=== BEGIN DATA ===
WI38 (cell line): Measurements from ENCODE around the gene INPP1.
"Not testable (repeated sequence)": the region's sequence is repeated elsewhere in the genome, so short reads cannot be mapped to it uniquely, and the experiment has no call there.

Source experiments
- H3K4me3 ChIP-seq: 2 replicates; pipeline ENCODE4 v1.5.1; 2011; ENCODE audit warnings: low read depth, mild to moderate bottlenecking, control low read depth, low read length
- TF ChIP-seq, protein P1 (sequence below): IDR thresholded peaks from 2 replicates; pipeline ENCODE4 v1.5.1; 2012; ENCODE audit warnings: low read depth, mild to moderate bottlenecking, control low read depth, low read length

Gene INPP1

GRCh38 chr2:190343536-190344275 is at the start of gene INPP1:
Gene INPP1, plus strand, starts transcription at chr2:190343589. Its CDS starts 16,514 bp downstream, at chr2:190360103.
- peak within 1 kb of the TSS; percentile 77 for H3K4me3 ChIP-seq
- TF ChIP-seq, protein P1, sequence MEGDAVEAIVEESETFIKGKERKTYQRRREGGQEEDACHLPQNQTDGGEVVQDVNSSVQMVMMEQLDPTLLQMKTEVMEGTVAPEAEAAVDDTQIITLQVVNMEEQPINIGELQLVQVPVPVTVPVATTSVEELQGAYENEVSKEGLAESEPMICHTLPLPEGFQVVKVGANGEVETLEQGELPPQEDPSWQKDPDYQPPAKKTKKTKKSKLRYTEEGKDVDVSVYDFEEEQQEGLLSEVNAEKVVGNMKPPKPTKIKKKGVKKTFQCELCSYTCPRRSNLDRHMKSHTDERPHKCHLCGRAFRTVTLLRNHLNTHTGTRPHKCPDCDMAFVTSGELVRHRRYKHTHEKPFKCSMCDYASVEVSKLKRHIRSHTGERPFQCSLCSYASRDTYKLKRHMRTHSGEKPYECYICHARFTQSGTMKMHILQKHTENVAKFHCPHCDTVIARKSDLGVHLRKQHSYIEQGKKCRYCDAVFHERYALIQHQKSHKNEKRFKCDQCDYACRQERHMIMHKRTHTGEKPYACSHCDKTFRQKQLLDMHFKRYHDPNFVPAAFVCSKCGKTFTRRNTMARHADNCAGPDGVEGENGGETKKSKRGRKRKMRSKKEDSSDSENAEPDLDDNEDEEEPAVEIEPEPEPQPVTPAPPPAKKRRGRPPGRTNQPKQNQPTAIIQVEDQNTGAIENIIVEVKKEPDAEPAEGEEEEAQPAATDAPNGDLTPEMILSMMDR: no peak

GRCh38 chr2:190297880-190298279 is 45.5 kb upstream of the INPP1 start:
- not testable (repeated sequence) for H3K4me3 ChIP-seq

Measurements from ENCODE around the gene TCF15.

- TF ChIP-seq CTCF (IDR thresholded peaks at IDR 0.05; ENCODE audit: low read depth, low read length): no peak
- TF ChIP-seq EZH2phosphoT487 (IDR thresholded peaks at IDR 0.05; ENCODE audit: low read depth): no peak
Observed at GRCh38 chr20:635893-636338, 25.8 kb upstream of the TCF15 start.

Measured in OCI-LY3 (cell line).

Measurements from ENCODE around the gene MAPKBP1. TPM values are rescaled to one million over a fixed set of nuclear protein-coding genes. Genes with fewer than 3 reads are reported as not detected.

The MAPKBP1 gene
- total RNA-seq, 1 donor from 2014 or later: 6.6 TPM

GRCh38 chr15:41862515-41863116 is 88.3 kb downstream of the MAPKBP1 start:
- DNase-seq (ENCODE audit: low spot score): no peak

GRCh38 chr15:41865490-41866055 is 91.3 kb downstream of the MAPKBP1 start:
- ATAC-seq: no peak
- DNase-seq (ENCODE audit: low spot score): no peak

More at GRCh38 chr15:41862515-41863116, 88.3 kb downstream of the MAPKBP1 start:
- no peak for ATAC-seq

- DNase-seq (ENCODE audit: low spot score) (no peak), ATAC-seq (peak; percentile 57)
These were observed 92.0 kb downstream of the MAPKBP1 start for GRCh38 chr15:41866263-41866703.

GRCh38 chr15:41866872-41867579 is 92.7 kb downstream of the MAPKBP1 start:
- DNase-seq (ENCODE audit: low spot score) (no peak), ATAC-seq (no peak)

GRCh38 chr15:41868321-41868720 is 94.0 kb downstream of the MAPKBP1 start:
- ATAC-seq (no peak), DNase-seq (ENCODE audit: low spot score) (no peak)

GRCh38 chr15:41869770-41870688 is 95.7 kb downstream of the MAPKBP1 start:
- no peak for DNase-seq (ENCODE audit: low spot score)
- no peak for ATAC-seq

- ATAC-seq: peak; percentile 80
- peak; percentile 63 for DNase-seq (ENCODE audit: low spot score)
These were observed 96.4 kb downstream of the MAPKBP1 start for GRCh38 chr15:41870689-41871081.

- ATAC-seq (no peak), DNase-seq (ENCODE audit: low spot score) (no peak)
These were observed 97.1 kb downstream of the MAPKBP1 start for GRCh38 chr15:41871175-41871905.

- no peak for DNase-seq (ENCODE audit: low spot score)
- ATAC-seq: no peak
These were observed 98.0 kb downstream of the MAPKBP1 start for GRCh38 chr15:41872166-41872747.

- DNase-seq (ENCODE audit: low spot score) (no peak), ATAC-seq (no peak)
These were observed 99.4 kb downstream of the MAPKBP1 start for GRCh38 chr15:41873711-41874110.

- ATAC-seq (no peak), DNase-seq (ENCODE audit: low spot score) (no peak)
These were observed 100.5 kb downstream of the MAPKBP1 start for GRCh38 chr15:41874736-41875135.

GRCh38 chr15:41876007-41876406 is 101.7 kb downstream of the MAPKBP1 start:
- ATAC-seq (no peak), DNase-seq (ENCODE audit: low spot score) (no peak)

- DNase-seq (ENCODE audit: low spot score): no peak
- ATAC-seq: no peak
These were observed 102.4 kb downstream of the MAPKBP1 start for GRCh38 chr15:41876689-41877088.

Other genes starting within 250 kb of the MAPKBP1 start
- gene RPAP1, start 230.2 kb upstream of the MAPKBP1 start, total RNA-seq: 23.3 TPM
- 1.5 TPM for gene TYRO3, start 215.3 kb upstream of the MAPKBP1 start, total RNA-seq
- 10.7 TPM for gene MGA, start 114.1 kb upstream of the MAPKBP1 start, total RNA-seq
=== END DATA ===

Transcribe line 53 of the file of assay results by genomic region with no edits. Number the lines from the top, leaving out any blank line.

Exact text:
These were observed 102.4 kb downstream of the MAPKBP1 start for GRCh38 chr15:41876689-41877088.